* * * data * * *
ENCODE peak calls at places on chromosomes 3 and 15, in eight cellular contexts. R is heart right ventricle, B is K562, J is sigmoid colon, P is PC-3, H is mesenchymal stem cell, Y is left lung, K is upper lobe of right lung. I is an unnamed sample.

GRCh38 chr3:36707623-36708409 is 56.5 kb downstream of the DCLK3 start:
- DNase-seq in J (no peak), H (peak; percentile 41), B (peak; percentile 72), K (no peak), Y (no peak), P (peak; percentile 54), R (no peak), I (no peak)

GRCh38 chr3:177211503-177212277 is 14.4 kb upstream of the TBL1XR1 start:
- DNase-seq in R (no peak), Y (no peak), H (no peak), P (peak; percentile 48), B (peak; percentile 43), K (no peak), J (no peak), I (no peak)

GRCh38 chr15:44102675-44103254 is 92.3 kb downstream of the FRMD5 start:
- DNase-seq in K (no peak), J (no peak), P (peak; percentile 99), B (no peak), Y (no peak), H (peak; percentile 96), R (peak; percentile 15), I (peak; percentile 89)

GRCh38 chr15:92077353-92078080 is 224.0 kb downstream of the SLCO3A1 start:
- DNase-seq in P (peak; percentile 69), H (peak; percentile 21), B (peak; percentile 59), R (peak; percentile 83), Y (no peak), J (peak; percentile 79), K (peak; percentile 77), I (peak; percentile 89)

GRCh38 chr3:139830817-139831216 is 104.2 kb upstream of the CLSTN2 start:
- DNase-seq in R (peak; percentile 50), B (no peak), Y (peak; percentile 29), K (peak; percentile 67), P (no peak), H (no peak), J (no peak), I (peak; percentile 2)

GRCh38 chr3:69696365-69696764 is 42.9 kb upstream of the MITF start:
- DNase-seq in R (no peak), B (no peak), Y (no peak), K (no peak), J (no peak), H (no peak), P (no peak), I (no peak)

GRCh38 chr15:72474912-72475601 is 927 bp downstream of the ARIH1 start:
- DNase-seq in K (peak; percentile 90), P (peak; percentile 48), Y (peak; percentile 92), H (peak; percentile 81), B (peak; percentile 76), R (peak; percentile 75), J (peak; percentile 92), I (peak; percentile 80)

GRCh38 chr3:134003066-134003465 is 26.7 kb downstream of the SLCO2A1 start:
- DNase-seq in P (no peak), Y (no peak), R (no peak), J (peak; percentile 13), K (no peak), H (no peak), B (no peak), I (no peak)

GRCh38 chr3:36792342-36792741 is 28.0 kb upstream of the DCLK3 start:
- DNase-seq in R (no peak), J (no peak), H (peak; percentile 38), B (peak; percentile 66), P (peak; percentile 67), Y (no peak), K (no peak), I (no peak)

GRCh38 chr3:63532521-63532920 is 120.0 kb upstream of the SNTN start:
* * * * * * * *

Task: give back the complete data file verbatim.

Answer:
ENCODE peak calls at places on chromosomes 3 and 15, in eight cellular contexts. R is heart right ventricle, B is K562, J is sigmoid colon, P is PC-3, H is mesenchymal stem cell, Y is left lung, K is upper lobe of right lung. I is an unnamed sample.

GRCh38 chr3:36707623-36708409 is 56.5 kb downstream of the DCLK3 start:
- DNase-seq in J (no peak), H (peak; percentile 41), B (peak; percentile 72), K (no peak), Y (no peak), P (peak; percentile 54), R (no peak), I (no peak)

GRCh38 chr3:177211503-177212277 is 14.4 kb upstream of the TBL1XR1 start:
- DNase-seq in R (no peak), Y (no peak), H (no peak), P (peak; percentile 48), B (peak; percentile 43), K (no peak), J (no peak), I (no peak)

GRCh38 chr15:44102675-44103254 is 92.3 kb downstream of the FRMD5 start:
- DNase-seq in K (no peak), J (no peak), P (peak; percentile 99), B (no peak), Y (no peak), H (peak; percentile 96), R (peak; percentile 15), I (peak; percentile 89)

GRCh38 chr15:92077353-92078080 is 224.0 kb downstream of the SLCO3A1 start:
- DNase-seq in P (peak; percentile 69), H (peak; percentile 21), B (peak; percentile 59), R (peak; percentile 83), Y (no peak), J (peak; percentile 79), K (peak; percentile 77), I (peak; percentile 89)

GRCh38 chr3:139830817-139831216 is 104.2 kb upstream of the CLSTN2 start:
- DNase-seq in R (peak; percentile 50), B (no peak), Y (peak; percentile 29), K (peak; percentile 67), P (no peak), H (no peak), J (no peak), I (peak; percentile 2)

GRCh38 chr3:69696365-69696764 is 42.9 kb upstream of the MITF start:
- DNase-seq in R (no peak), B (no peak), Y (no peak), K (no peak), J (no peak), H (no peak), P (no peak), I (no peak)

GRCh38 chr15:72474912-72475601 is 927 bp downstream of the ARIH1 start:
- DNase-seq in K (peak; percentile 90), P (peak; percentile 48), Y (peak; percentile 92), H (peak; percentile 81), B (peak; percentile 76), R (peak; percentile 75), J (peak; percentile 92), I (peak; percentile 80)

GRCh38 chr3:134003066-134003465 is 26.7 kb downstream of the SLCO2A1 start:
- DNase-seq in P (no peak), Y (no peak), R (no peak), J (peak; percentile 13), K (no peak), H (no peak), B (no peak), I (no peak)

GRCh38 chr3:36792342-36792741 is 28.0 kb upstream of the DCLK3 start:
- DNase-seq in R (no peak), J (no peak), H (peak; percentile 38), B (peak; percentile 66), P (peak; percentile 67), Y (no peak), K (no peak), I (no peak)

GRCh38 chr3:63532521-63532920 is 120.0 kb upstream of the SNTN start: